Late on Wednesday evening, the world learned that Playboy magazine founder Hugh Hefner had died. While the publishing legend was 91 years old, according to a statement, people are curious about how Hugh Hefner died and what, if any, health complications led to his passing.
Update (Oct. 3): Nearly a week after Hefner's death, it was reported on Tuesday, Oct. 3, that he "died of cardiac arrest and respiratory failure after contracting septicema — a blood infection — and drug-resistant e. coli," according to People magazine, citing his death certificate from the Los Angeles Department of Public Health.
Earlier: Hefner, who founded his company and media empire in 1953, "peacefully passed away today from natural causes at his home, The Playboy Mansion, surrounded by loved ones," according to the statement released on Wednesday evening.
Months before his death on Sept. 27, Hefner's son, Cooper Hefner, told E! News that his father was "doing fine" as rumors about whether he had been in poor health were circulating since the the publisher hadn't been seen out of his home for some time.
"My dad has always made the joke that if the mansion was your house, why would you want to leave?" the younger Hefner told E! News in April of this year. "I think because he has stepped back from the day to day operations of the business, people have thought that his health was not very good... The reality is he has a really bad back — that happens when you're 90 — and he is enjoying life at the mansion."
Before his passing, Hefner's son explained that he was spending time with his friends and family. "His friends still come over and watch movies," Cooper told E! News in the same April interview. "Everyone gets together for meals."
However, nearly a year prior to his death, Page Six reported that Hefner was "super sick." A source told the outlet in September 2016: "He looks like he is down to around 90 pounds and super sick. His people are really trying to keep this under wraps. You even have to sign a confidentiality agreement to go up to see him."
Despite reports that Hefner's health was not in good shape, his rep, like his son, reportedly Page Six at the time that he was "fine" and that the "past few years he has suffered with back pain that has made it a bit more challenging for him to get around."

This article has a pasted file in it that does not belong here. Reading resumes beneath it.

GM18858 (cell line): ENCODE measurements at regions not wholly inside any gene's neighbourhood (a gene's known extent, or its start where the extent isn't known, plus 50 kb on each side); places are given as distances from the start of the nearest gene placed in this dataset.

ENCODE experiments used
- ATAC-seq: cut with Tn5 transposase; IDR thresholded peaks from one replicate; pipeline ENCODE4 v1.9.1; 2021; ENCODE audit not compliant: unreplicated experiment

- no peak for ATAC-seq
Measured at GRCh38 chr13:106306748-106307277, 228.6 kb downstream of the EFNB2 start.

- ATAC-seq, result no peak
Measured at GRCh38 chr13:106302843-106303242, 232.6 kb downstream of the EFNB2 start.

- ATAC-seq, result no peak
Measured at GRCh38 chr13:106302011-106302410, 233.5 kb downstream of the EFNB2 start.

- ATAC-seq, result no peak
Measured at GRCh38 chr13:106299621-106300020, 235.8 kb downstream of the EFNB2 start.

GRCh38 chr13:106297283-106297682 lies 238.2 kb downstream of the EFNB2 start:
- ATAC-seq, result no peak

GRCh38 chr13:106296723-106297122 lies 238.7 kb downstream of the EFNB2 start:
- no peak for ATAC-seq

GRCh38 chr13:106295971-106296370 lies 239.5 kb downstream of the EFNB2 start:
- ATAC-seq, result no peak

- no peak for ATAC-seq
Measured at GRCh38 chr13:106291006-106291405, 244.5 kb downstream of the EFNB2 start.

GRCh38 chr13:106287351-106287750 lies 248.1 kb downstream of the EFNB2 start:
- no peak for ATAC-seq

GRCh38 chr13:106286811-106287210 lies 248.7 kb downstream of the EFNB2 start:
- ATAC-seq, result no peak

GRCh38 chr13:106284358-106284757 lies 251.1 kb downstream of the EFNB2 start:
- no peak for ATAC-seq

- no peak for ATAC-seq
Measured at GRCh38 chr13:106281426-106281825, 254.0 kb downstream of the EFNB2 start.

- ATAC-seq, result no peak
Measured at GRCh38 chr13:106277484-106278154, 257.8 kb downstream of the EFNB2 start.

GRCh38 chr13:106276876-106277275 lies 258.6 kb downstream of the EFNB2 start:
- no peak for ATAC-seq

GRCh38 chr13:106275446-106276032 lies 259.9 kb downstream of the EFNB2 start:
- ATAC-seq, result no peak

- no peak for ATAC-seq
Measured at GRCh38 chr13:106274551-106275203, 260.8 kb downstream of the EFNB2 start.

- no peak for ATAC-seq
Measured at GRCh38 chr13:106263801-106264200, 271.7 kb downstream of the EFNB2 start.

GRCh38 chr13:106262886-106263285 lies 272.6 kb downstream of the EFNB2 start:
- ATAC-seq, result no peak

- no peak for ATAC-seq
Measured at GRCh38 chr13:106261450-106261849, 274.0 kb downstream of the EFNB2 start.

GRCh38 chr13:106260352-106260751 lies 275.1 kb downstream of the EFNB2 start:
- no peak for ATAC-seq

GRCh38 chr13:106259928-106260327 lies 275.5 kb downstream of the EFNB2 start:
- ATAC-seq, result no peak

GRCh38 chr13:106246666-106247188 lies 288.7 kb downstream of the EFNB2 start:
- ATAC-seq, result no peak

And while Cooper had insisted on many occasion that his father was in good health, he admitted to The Hollywood Reporter just last month that it was "tough to watch him struggle." He added, "I’m just happy it’s physical and not mental."
Although Hefner had reportedly sold the infamous Playboy Mansion in August for $100 million, he was able to live there until he died due to stipulations made in the purchase deal, as E! News reported.
Hefner's son, who was recently made chief creative officer of Playboy Enterprises, remembered his father in the statement released on Wednesday:
My father lived an exceptional and impactful life as a media and cultural pioneer and a leading voice behind some of the most significant social and cultural movements of our time in advocating free speech, civil rights and sexual freedom. He defined a lifestyle and ethos that lie at the heart of the Playboy brand, one of the most recognizable and enduring in history. He will be greatly missed by many, including his wife Crystal, my sister Christie and my brothers David and Marston and all of us at Playboy Enterprises.
Aside from "natural causes," any other contributing factors leading to Hefner's death have not been released at this time. While learning of someone's death at the age of 91 is not necessarily shocking, news of Hefner's passing stunned the world. And whether his legacy is one that's favored by all, the Playboy founder will certainly always be remembered for years to come.
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